Dr. David B. Adams – Psychological Blog

Psychology of Illness, Pain, Anxiety and Depression

Disrupted Relationship

It is difficult for me to understand how surgeons obtain so little information about the patient that they are treating. They appear to treat a condition without knowing the patient behind the condition.

If you change the clinical relationship from one in which patient and doctor choose each other and money changes hands directly, you change the nature of that relationship of investment and accountability in both directions. It is human nature. A private paying patient will invest time in knowing who you are, what you do well and your expectancies.

When external parties manage referrals, payment and authorization, the foundation for a relationship has been altered. Is the bond between doctor and patient, or between doctor and faceless payer? Injured workers perceive it as the latter.

The lack of a bonding and enduring doctor-patient relationship is a core feature…and core problem…of the workers’ compensation system. Most often the patient did not choose to see this doctor, and the reverse is also true. While the patient approaches care initially with optimism, this all too quickly turns to suspicion and doubt when he/she senses a lack of personal investment from the doctor. The patient begins to believe that the primary relationship is with this third party. The patient senses that the doctor wants more referrals from this third party and that his investment is in pleasing them.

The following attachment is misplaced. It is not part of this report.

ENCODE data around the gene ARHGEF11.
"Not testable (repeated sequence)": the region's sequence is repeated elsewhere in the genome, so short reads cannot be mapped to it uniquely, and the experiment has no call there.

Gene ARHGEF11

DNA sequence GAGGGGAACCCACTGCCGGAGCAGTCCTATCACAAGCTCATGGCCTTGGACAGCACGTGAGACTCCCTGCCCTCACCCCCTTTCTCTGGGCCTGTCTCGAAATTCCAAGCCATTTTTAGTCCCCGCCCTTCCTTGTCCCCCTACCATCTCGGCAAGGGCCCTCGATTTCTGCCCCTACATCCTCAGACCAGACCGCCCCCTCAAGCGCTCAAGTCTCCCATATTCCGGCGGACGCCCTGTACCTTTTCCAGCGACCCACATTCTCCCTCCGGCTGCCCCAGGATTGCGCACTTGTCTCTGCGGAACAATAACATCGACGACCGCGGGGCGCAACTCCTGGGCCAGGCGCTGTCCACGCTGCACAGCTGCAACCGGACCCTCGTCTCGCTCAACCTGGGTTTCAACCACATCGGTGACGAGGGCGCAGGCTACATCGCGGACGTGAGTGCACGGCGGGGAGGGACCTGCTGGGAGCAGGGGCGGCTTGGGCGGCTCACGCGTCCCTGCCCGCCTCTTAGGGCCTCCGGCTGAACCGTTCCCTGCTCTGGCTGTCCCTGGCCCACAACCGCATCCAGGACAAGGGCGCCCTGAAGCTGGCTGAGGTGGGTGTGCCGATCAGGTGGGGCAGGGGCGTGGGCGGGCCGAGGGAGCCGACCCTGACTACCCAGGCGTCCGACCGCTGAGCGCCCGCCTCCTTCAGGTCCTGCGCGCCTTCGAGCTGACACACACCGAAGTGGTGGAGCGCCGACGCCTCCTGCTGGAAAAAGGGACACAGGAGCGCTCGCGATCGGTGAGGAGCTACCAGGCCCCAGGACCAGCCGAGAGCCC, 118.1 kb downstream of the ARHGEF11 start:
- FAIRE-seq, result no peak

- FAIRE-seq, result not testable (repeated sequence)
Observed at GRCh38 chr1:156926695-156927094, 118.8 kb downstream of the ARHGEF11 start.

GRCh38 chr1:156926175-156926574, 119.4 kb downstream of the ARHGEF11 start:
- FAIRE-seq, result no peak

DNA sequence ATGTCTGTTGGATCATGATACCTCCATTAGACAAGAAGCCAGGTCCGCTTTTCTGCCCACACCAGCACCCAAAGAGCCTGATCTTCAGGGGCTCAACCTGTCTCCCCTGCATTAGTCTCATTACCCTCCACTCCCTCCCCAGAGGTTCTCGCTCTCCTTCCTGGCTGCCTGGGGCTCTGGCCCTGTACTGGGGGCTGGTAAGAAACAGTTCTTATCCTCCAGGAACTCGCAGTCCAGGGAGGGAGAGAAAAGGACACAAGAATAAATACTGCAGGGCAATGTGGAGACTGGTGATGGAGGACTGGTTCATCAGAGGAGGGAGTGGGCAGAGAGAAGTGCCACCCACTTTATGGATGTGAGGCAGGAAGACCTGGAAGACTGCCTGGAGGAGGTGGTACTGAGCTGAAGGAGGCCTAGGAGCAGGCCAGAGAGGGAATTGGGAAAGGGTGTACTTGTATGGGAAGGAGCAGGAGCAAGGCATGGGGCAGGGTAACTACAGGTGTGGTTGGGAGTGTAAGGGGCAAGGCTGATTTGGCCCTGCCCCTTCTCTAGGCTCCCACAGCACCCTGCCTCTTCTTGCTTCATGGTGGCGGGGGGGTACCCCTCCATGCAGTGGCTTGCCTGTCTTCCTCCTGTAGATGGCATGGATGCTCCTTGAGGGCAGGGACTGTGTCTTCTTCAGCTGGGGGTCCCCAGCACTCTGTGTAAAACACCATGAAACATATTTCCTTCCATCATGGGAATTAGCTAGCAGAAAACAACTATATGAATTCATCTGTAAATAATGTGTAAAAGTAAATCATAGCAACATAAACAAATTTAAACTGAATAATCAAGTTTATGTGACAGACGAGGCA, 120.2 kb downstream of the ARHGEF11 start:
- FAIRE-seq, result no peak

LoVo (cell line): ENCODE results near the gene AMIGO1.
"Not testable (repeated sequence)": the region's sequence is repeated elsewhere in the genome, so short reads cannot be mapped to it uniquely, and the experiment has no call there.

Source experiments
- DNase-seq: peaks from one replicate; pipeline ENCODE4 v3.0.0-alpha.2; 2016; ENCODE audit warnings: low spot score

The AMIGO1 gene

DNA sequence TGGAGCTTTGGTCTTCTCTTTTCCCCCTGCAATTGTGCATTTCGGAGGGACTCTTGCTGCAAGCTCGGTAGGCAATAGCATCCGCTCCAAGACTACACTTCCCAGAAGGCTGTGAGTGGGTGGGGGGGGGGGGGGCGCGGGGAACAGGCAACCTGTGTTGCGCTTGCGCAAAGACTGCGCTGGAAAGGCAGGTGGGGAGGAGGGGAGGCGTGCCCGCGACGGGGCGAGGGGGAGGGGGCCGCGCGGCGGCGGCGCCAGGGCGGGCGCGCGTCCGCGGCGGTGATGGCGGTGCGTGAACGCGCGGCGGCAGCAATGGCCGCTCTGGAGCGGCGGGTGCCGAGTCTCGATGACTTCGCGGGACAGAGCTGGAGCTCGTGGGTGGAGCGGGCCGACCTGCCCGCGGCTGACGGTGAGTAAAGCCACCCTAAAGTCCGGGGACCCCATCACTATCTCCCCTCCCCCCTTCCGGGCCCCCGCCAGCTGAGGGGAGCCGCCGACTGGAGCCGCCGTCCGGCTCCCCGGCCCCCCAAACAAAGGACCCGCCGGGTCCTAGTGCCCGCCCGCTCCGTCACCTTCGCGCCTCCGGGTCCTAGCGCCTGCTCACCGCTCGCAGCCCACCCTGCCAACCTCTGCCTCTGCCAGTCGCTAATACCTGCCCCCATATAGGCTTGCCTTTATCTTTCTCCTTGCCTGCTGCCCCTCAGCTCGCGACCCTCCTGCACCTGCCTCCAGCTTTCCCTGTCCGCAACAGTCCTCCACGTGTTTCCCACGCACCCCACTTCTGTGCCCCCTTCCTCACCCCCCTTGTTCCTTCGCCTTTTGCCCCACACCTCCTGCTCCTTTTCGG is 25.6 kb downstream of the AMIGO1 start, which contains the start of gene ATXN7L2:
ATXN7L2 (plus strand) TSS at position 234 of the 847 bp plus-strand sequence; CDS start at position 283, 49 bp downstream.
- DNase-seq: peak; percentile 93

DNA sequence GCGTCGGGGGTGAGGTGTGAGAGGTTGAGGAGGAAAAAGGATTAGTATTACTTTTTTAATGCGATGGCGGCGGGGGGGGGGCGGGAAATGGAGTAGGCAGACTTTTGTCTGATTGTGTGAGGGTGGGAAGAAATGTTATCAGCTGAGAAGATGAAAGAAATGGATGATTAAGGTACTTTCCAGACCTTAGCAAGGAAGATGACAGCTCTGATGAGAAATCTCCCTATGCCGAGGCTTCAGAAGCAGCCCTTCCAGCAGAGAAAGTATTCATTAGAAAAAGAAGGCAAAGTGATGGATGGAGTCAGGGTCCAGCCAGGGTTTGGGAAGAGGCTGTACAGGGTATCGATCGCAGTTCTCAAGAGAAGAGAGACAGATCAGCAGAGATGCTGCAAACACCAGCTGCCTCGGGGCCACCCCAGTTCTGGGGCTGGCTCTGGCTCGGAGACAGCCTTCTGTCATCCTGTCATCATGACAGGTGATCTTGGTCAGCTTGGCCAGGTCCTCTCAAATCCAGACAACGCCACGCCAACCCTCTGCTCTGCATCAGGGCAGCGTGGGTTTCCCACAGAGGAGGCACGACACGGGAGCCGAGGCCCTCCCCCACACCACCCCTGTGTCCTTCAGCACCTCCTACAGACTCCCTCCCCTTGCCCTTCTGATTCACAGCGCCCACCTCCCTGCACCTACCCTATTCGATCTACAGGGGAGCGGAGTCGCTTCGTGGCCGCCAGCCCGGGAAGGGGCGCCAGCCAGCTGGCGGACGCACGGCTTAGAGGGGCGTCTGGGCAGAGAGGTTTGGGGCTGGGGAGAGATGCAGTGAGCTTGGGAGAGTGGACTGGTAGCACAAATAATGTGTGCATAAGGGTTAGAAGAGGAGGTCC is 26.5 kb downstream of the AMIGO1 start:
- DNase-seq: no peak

If the patient’s condition fails to improve, or improves more slowly than the patient anticipated, the patient is vulnerable to doubts about their provider, and often those doubts are unfairly magnified by the comments of others. The system not only lacks attachment between doctor and patient, it becomes adversarial and from the patient_s perspective, secretly colluding. Statistically, private patients return to work more quickly when they know they have no alternative but to do so or lose all income. Physicians know this as well as statisticians.

The other aspect of this relationship is total transparency, with no HIPAA protection of medical records. Most injured workers know this, and it gives them pause to share histories of substance abuse, legal, marital, financial and social problems. This withholding of data is like any secret _ it changes the nature of the relationship.

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